Join our Discord to chat with fellow friendly gamers and our knowledgeable video game historians!

Written by  :  Katakis | カタキス (40061)
Written on  :  Aug 13, 2013
Rating  :  3.75 Stars3.75 Stars3.75 Stars3.75 Stars3.75 Stars
write a review of this game
read more reviews by Katakis | カタキス
read more reviews for this game

Summary

The roots of Apogee Software starts with this excellent text-based game

The Good

I always thought that a high-profile company known as Apogee Software started in the early ‘90s, with games such as Duke Nukem, Wolfenstein 3-D, and Commander Keen. This was the time when the founder, by the name of Scott Miller, developed the “Apogee Model”, where you could download the first episode of their games for free, then try it out. If you then liked the game, you could send a small fee to the company to obtain the full version.

Like possibly many other people, I did not even know that the company started in the mid-’80s. Back then, the Apogee Model didn’t exist, and instead you were encouraged to send a small fee to Miller at an address in Texas, but try doing that now, and it would probably be sent back to you. The first game he created was a text adventure called Beyond the Titanic, in which the player has to escape the legendary Titanic before it sinks and make their way back to America. Meanwhile, they get to navigate a series of caverns, explore a decommissioned saucer, and even travel through time.

People who have already played text adventures, mostly from Infocom, will feel right at home with the game’s interface. The layout is similar, with the score and location at the top of the screen, followed by the text description and a prompt where you type commands that the game recognizes. One of the most important commands in the game is DIAGNOSE, which you can enter to let the game tell you whether you are in perfect health. There are some occasions where you can hurt yourself, and you need to find a healing suite, otherwise the game limits the number of items you can carry. With the descriptions, not only did I read them, I could really picture what each room looked like.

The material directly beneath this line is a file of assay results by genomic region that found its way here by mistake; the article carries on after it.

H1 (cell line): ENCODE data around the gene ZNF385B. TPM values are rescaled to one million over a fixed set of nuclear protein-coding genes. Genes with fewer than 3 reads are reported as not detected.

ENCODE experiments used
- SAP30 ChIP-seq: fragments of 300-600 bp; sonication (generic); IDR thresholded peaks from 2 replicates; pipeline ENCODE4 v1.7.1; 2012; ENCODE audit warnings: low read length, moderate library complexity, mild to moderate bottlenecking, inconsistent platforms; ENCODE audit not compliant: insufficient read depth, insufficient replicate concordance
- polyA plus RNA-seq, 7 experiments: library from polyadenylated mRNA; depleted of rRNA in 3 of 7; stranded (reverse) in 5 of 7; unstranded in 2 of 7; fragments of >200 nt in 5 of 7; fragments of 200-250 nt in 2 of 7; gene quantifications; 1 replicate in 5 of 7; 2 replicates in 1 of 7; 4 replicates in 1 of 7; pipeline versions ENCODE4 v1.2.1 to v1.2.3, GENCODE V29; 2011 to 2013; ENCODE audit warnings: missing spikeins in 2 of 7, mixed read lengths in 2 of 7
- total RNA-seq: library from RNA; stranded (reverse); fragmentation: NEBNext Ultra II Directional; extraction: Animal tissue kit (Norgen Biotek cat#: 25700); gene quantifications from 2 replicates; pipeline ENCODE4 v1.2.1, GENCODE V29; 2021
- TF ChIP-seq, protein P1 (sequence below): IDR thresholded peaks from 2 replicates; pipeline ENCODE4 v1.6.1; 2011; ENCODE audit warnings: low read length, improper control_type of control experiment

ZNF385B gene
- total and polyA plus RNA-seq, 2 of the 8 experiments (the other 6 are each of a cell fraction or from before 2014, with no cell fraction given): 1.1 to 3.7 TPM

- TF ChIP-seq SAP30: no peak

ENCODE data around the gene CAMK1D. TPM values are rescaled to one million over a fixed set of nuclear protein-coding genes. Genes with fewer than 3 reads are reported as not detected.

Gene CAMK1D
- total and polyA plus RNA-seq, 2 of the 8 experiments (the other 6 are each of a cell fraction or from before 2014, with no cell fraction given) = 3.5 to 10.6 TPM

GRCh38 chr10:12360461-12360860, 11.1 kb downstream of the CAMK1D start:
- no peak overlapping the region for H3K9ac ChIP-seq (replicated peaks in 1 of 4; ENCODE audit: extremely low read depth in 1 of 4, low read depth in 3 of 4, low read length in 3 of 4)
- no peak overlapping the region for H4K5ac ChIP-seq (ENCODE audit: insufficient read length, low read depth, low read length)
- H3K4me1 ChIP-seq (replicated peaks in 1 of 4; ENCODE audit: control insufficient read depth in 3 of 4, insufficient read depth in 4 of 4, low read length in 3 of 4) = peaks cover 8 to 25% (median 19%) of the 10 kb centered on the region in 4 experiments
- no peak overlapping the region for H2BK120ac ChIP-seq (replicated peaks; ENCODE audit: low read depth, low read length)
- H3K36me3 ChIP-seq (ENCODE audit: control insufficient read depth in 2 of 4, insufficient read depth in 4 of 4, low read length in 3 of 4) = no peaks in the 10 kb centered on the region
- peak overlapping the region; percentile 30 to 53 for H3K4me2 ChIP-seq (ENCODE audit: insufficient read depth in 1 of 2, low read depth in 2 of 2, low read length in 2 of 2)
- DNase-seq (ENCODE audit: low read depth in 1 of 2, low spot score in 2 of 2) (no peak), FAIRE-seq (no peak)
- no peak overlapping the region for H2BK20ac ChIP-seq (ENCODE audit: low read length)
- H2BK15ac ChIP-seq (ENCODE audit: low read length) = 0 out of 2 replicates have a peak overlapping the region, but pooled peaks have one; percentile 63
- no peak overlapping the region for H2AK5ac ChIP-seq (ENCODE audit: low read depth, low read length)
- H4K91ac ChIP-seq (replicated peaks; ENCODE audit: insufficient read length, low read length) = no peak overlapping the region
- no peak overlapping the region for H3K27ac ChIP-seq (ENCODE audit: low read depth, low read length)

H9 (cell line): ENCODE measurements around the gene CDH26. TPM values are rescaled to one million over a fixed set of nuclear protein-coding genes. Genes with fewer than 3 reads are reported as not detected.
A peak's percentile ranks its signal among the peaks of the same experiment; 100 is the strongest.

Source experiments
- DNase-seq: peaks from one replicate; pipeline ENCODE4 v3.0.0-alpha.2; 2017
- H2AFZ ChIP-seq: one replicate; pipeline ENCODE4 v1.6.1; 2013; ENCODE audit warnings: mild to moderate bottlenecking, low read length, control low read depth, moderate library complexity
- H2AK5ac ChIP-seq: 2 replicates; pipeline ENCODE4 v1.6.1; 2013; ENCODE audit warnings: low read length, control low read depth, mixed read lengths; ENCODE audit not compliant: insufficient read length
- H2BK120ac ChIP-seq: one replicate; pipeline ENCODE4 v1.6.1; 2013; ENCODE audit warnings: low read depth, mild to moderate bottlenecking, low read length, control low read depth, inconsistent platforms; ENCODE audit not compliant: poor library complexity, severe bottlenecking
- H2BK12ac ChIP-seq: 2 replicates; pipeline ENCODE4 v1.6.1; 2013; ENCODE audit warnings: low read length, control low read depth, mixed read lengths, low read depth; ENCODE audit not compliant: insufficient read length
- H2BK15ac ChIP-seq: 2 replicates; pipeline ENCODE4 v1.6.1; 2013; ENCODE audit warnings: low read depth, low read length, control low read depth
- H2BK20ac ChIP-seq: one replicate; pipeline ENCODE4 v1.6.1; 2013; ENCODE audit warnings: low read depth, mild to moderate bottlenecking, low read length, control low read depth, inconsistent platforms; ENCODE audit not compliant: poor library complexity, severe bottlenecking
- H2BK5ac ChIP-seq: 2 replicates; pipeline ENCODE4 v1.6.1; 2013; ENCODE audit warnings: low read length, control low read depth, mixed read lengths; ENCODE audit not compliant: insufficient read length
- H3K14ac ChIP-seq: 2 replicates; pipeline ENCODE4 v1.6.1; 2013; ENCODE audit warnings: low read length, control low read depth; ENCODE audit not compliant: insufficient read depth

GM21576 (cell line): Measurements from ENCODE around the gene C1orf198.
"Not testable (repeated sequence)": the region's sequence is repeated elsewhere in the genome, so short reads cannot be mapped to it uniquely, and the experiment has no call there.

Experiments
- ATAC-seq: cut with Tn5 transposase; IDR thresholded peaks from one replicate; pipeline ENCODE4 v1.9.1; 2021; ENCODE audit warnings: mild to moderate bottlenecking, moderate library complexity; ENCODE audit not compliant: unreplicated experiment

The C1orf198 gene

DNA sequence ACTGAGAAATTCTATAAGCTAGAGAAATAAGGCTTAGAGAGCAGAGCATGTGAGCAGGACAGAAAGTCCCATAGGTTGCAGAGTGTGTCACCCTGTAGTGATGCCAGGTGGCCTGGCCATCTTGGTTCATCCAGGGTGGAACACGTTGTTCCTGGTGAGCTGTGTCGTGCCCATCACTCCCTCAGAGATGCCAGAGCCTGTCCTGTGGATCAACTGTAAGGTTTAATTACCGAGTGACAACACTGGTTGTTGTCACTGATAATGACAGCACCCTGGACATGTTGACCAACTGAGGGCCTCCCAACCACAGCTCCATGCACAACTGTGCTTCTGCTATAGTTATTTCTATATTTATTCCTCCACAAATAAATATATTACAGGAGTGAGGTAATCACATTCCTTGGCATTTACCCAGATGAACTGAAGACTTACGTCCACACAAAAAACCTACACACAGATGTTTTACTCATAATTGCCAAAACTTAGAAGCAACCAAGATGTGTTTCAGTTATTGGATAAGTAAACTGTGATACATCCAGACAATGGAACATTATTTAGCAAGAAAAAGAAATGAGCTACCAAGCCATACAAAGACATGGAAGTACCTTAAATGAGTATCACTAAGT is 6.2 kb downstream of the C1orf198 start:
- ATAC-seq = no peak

Before the game, you are given the option of running it in monochrome or color. The former is useful for anyone who only had a monochrome card back in the day, while the latter makes everything stand out and the descriptions easy to read. You also can select the number of disk drives you have. Standard PC configurations usually have two drives, so that you can put the program disk in Drive A: and your save disk in Drive B:. But if you have only one, prepare to do some disk swapping. Also, if you are lucky to obtain a PC with a hard drive you can install the game onto that, but you still need a save disk. The good thing about the save disks is that you can store about 125 files on the one disk, since the files are really small! Since there is no such thing as an interface in this game, you better write down what you name your saves as, in case you might forget. This happened to me more than once.

There is sound in the game, but since Titanic was released at a time when sound cards were not released, the game utilizes the PC Speaker. There is virtually no sound in the early parts of the game, but when you get inside the saucer and then proceed onwards, you hear doors opening and closing, sounds of your gun going off, and the time machine taking you back in time.

I think that people who sent in money to Miller got a sheet that not only includes hints for this game, but also for Miller’s upcoming game Supernova. These days, walkthroughs for the game are hard to find on the Internet, and the only one I found was inaccurate. I feel like playing this game again, just to make a proper walkthrough for MobyGames, and to preserve it for anyone who is having trouble.

The Bad

There is one part of the game I found annoying, and that is where you fall down this crater and are trying to get out, because there is this monster that appears at random intervals and steals one of your items. So I needed to restore the game about ten times just to avoid him. Also, it doesn’t help matters that the way out keeps changing places every time you restore.

A feature could have been implemented in the game where pressing a key brings up a history of commands that you have entered. This would have been ideal in case you made a typo. It would have been useful to avoid repeating the same commands over and over just to achieve the one task.

The Bottom Line

Not many people know that the Apogee we know and love started life in the ‘80s, starting with this colorful text adventure that features sound and many fascinating locations. It is released as freeware on 3D Realms' web site now, so anyone who was an Apogee fan back in the day should check it out to see where their roots began. It still requires the use of a floppy drive to save and load games, however, and you might want to save often because this adventure probably won't take a day to complete.